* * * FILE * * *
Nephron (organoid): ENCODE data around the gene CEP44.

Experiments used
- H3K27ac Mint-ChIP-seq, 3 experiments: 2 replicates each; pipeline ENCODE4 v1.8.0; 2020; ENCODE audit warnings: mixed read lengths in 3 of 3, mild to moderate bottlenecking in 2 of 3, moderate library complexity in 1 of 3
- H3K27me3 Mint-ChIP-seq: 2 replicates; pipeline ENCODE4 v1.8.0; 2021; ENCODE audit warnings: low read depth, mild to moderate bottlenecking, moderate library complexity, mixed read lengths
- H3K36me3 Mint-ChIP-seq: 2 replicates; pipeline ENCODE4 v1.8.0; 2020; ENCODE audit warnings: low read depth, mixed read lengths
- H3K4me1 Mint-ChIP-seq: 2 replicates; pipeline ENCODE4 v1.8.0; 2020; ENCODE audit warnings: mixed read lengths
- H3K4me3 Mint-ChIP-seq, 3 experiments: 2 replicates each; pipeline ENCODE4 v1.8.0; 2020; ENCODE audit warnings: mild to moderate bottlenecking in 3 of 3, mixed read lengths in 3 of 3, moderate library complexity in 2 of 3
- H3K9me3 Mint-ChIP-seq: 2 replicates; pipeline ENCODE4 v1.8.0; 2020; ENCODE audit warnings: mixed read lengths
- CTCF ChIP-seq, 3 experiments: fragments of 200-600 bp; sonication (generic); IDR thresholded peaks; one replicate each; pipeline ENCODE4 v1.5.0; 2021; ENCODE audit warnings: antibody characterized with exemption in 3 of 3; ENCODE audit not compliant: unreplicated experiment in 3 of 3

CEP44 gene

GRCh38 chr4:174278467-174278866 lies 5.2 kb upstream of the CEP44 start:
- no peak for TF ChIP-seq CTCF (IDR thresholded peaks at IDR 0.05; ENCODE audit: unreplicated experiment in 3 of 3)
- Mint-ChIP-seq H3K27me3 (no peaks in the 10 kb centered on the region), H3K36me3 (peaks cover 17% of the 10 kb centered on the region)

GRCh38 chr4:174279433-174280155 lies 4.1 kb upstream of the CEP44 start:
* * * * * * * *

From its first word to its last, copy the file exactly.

Nephron (organoid): ENCODE data around the gene CEP44.

Experiments used
- H3K27ac Mint-ChIP-seq, 3 experiments: 2 replicates each; pipeline ENCODE4 v1.8.0; 2020; ENCODE audit warnings: mixed read lengths in 3 of 3, mild to moderate bottlenecking in 2 of 3, moderate library complexity in 1 of 3
- H3K27me3 Mint-ChIP-seq: 2 replicates; pipeline ENCODE4 v1.8.0; 2021; ENCODE audit warnings: low read depth, mild to moderate bottlenecking, moderate library complexity, mixed read lengths
- H3K36me3 Mint-ChIP-seq: 2 replicates; pipeline ENCODE4 v1.8.0; 2020; ENCODE audit warnings: low read depth, mixed read lengths
- H3K4me1 Mint-ChIP-seq: 2 replicates; pipeline ENCODE4 v1.8.0; 2020; ENCODE audit warnings: mixed read lengths
- H3K4me3 Mint-ChIP-seq, 3 experiments: 2 replicates each; pipeline ENCODE4 v1.8.0; 2020; ENCODE audit warnings: mild to moderate bottlenecking in 3 of 3, mixed read lengths in 3 of 3, moderate library complexity in 2 of 3
- H3K9me3 Mint-ChIP-seq: 2 replicates; pipeline ENCODE4 v1.8.0; 2020; ENCODE audit warnings: mixed read lengths
- CTCF ChIP-seq, 3 experiments: fragments of 200-600 bp; sonication (generic); IDR thresholded peaks; one replicate each; pipeline ENCODE4 v1.5.0; 2021; ENCODE audit warnings: antibody characterized with exemption in 3 of 3; ENCODE audit not compliant: unreplicated experiment in 3 of 3

CEP44 gene

GRCh38 chr4:174278467-174278866 lies 5.2 kb upstream of the CEP44 start:
- no peak for TF ChIP-seq CTCF (IDR thresholded peaks at IDR 0.05; ENCODE audit: unreplicated experiment in 3 of 3)
- Mint-ChIP-seq H3K27me3 (no peaks in the 10 kb centered on the region), H3K36me3 (peaks cover 17% of the 10 kb centered on the region)

GRCh38 chr4:174279433-174280155 lies 4.1 kb upstream of the CEP44 start: